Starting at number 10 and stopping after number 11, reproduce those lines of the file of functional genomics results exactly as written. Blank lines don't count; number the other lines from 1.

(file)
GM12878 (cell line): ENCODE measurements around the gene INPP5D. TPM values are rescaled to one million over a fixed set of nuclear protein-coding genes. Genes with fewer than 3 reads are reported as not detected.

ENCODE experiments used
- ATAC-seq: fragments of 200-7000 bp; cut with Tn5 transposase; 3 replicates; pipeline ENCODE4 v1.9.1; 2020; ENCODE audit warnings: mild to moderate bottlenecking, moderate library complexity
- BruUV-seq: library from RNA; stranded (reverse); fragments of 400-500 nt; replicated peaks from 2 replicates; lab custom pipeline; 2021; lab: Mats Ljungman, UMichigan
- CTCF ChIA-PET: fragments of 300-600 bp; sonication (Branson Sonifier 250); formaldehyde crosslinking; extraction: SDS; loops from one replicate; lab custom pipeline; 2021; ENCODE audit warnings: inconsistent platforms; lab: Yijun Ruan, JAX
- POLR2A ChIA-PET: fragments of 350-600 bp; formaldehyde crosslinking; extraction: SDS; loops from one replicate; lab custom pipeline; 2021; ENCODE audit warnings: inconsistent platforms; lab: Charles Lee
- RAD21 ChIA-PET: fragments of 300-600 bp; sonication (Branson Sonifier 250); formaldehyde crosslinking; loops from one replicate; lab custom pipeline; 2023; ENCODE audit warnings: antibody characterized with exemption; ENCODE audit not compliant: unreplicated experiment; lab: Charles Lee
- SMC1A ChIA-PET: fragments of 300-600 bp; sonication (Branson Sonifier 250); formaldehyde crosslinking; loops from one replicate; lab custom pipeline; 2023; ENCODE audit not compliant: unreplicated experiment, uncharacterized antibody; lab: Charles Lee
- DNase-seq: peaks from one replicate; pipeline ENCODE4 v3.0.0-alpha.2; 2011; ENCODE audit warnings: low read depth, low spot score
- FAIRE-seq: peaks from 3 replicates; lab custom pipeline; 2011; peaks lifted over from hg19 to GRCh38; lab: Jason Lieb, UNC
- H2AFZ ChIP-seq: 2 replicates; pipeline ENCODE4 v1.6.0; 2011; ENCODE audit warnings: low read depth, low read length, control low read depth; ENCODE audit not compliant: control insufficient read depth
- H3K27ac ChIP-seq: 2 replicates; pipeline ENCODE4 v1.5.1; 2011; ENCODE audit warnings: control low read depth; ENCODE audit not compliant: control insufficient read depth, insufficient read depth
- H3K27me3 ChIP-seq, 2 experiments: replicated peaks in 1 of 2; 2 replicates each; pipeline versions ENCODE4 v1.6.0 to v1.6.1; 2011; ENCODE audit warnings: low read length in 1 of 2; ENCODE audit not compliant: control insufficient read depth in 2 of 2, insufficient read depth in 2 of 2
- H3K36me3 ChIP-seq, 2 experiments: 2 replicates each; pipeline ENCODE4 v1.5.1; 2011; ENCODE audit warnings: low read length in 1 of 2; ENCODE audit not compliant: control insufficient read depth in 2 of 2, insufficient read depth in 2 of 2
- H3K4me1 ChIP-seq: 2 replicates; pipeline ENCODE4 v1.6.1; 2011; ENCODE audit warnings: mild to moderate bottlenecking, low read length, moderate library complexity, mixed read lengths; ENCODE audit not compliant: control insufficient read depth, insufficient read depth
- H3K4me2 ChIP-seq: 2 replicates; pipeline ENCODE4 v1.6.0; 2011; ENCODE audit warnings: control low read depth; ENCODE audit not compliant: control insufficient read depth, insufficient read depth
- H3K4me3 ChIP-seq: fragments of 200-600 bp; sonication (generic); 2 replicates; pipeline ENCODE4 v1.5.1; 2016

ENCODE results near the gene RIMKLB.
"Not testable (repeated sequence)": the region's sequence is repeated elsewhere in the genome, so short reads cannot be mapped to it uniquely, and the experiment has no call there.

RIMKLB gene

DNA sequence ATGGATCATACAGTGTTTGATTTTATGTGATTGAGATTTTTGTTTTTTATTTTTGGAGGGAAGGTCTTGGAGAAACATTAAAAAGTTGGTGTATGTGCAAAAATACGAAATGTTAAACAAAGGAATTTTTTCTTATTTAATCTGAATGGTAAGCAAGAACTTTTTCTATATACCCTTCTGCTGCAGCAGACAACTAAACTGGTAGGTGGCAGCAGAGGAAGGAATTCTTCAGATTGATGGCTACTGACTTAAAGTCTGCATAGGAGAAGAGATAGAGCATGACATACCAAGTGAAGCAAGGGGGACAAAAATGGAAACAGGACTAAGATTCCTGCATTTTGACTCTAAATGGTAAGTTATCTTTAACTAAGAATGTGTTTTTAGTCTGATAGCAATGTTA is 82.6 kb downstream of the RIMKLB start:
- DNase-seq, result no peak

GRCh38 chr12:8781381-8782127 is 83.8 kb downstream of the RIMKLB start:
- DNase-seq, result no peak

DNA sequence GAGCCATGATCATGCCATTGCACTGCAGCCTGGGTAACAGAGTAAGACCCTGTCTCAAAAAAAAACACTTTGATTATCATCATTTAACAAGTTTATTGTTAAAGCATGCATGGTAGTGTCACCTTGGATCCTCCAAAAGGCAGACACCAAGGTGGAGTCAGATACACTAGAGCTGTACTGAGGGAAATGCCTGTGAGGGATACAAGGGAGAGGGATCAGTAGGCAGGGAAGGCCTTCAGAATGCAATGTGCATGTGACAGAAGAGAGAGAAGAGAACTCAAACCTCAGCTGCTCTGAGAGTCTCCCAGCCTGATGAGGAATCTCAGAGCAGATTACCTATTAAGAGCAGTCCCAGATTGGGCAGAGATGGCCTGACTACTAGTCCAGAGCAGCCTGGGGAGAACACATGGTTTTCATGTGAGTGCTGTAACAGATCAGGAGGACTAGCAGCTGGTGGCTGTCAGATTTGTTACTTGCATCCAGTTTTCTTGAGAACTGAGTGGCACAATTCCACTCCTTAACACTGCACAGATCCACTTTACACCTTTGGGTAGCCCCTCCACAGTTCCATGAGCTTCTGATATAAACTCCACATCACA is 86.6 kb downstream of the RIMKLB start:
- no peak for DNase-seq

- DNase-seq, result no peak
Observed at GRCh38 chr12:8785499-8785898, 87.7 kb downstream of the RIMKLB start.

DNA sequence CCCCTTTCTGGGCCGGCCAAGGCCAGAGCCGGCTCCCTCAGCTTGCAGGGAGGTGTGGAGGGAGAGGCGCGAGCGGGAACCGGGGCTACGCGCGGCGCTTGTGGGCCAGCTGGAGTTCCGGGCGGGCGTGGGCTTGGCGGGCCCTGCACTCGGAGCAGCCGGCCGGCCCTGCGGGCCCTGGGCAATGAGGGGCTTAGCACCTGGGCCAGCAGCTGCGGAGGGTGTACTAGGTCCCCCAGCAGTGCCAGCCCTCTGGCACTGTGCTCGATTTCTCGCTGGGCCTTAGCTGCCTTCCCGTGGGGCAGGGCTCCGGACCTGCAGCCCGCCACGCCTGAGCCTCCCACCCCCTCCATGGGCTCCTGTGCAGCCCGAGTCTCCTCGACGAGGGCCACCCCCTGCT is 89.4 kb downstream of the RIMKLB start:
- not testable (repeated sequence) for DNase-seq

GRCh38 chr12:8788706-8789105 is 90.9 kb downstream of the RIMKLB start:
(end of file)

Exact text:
- FAIRE-seq: peaks from 3 replicates; lab custom pipeline; 2011; peaks lifted over from hg19 to GRCh38; lab: Jason Lieb, UNC
- H2AFZ ChIP-seq: 2 replicates; pipeline ENCODE4 v1.6.0; 2011; ENCODE audit warnings: low read depth, low read length, control low read depth; ENCODE audit not compliant: control insufficient read depth